CFAS reps in attendance also expressed concern about the future role and changes in the landscape of basic scientists in academic medicine, noting that the funding environment has become increasingly complicated, as has the role of science educators. Several reps – both clinicians and scientists – expressed the belief it was critical to maintain a strong science environment in medical schools, and it was not simply in the interests of the scientists, but all faculty in academic medicine.

    Summary resources will be made available on the CFAS Resources webpage this week. The May event will be the last CFAS Connects program of the academic year. We will resume the program in September.

    CFAS Society: Association of Program Directors in Internal Medicine (APDIM)

    A Conversation with President Susan Lane, MD

    CFAS: Tell us about APDIM and some of the benefits of membership.

    Dr. Lane: APDIM is part of the Alliance for Academic Internal Medicine (AAIM), so we are able to work collaboratively with other member organizations such as Clerkship Directors in Internal Medicine (CDIM), Association of Specialty Professors (ASP), Administrators of Internal Medicine (AIM) and the Association of Professors of Medicine (APM). We are currently working with our clerkship director colleagues to try to solve the issue of residency application inflation. Program directors (PDs) are receiving an unprecedented number of residency applications, and while we strive to perform holistic reviews, it’s very difficult given the huge volume of applications. Over-applying creates difficulties for students and their advisors as well.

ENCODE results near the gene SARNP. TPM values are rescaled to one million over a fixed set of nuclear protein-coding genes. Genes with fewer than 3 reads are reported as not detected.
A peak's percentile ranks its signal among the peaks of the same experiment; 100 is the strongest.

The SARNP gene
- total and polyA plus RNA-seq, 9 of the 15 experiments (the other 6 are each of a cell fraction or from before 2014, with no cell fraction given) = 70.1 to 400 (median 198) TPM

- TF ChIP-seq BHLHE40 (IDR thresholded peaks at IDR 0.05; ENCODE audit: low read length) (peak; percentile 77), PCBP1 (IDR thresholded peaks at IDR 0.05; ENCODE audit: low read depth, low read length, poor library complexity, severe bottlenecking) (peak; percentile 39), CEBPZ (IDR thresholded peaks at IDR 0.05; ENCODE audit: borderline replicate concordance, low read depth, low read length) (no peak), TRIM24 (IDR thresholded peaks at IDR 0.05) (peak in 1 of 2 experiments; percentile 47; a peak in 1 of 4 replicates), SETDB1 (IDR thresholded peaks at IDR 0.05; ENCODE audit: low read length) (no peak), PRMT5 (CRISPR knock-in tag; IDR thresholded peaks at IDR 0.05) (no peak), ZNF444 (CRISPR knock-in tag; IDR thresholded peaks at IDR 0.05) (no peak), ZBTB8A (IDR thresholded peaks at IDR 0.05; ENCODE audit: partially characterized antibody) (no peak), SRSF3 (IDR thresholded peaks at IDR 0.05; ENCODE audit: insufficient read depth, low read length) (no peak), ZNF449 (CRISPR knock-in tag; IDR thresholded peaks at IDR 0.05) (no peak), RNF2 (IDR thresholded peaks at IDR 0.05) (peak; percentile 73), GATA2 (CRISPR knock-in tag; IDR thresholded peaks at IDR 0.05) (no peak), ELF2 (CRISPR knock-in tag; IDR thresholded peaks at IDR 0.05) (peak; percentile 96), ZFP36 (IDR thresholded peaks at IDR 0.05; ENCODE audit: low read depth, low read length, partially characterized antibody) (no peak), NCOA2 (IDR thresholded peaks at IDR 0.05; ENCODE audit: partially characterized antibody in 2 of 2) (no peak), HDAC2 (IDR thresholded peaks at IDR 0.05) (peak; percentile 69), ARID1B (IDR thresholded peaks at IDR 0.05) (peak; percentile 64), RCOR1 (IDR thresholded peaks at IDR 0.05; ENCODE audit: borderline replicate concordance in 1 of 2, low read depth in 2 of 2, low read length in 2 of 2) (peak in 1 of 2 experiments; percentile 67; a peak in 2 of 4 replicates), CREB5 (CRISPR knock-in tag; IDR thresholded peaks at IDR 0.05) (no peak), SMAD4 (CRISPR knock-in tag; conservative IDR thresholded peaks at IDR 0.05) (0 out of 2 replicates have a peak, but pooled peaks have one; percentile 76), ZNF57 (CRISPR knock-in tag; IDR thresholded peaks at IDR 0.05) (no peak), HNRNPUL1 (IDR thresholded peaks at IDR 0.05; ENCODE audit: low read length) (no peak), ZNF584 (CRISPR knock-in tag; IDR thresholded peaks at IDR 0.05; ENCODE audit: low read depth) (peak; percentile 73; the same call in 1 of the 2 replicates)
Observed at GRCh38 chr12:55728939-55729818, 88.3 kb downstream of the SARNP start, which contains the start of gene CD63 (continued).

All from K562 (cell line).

As someone who has been a member of APDIM for nearly 20 years, I can attest that this is an outstanding organization and serves as the professional home for the vast majority of its members. Because the roles of the program director, associate program director, and program coordinator are unique positions, and because regulations and processes change so often, it’s essential to our day-to-day functioning that we have support from other members who have faced similar challenges or who can help support and deliberate when challenges arise.

    PDs in internal medicine rely on the wisdom of those who are experienced and have served in the roles for some time because we are often faced with novel and complex challenges. APDIM has a robust and active listserv where people can ask these hard questions. We are a sharing, collaborative, and dedicated community.

    Being a member of APDIM is a great way to develop scholarship. You can meet other PDs with similar interests to collaborate, advance your scholarship, and build connections. There are committees to join that will produce publications, which is another way to network and build your educator portfolio. All of these activities help program directors with academic promotion.

    One example of a successful, impactful initiative that originated in APDIM by a PD is creating a repository of academic women who write support letters for other women seeking academic promotion. This fills a significant area of need – because there are fewer women at the rank of associate and full professor, it is harder for women to find colleagues who will write letters of support for them.